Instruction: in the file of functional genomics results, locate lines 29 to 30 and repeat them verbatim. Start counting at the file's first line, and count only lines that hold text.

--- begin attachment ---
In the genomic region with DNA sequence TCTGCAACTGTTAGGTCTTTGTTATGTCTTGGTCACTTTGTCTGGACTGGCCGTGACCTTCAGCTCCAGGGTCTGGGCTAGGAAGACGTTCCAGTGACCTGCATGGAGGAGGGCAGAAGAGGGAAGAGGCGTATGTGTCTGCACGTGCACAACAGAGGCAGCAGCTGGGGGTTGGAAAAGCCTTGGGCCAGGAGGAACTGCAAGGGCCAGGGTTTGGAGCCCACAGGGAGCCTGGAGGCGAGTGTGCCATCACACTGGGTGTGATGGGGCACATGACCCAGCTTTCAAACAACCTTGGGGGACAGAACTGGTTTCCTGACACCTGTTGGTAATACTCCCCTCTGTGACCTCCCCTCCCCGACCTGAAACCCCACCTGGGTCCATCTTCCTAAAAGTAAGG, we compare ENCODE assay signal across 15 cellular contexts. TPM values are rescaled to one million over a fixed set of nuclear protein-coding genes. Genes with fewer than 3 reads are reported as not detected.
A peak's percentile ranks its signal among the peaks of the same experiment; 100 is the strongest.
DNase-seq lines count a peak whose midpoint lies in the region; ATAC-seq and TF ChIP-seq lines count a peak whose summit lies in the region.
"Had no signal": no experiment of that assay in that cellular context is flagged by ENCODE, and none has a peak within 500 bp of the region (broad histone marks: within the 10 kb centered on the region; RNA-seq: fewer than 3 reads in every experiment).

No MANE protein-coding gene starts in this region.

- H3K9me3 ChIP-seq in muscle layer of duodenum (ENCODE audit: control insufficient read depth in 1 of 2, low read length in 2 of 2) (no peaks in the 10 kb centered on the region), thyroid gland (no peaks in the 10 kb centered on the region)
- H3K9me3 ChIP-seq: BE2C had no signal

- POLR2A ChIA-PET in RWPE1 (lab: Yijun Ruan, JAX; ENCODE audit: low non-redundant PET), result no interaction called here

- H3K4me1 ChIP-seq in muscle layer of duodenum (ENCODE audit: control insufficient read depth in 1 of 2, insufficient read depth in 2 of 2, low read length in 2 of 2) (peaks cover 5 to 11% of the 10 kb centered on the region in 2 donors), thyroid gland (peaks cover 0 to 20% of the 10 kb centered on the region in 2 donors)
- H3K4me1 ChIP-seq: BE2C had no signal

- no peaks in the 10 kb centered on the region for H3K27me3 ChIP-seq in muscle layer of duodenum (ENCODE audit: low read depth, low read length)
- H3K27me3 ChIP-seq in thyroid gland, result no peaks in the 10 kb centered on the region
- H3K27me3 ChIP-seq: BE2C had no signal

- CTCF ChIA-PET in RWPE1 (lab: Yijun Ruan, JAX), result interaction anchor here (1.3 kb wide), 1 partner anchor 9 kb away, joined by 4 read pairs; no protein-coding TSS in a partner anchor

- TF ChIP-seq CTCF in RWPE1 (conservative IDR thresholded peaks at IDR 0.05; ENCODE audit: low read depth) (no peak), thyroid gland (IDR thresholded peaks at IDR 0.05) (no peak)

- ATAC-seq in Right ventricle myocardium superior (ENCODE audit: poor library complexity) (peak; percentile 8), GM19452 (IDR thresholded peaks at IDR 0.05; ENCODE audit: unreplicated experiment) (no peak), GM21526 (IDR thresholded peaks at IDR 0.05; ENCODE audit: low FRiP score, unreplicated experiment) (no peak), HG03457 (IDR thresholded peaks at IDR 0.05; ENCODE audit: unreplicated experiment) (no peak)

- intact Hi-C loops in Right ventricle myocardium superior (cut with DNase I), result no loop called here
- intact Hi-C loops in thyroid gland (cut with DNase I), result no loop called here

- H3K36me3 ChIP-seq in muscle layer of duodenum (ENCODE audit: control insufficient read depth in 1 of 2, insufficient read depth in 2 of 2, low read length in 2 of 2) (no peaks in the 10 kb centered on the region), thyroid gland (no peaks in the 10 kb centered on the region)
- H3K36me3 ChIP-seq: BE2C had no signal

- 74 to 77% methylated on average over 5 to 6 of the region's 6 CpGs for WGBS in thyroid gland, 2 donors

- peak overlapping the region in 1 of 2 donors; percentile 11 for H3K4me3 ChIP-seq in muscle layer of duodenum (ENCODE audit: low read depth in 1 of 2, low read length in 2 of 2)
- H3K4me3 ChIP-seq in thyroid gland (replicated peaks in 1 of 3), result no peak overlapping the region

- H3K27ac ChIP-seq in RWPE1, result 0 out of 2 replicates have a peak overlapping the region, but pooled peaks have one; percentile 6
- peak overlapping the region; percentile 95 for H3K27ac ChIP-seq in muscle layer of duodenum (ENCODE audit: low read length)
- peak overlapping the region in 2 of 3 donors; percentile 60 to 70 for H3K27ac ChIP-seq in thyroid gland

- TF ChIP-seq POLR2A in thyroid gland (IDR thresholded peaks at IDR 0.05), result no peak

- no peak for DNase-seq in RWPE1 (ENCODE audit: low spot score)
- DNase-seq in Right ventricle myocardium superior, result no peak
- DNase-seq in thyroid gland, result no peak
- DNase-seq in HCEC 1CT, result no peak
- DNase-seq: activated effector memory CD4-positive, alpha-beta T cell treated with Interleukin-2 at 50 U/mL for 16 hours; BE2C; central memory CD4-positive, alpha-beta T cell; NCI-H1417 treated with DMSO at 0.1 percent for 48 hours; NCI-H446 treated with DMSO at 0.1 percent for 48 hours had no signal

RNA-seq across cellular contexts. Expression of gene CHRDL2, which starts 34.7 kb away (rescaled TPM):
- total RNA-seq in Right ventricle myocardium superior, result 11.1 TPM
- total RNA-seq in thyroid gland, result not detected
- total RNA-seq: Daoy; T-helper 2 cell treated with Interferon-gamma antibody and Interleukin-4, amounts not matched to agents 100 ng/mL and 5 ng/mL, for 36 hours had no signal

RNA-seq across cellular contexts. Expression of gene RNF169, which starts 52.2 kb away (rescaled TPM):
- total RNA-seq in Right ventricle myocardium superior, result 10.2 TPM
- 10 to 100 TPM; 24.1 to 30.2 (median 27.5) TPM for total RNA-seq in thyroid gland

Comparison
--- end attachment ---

- DNase-seq in Right ventricle myocardium superior, result no peak
- DNase-seq in thyroid gland, result no peak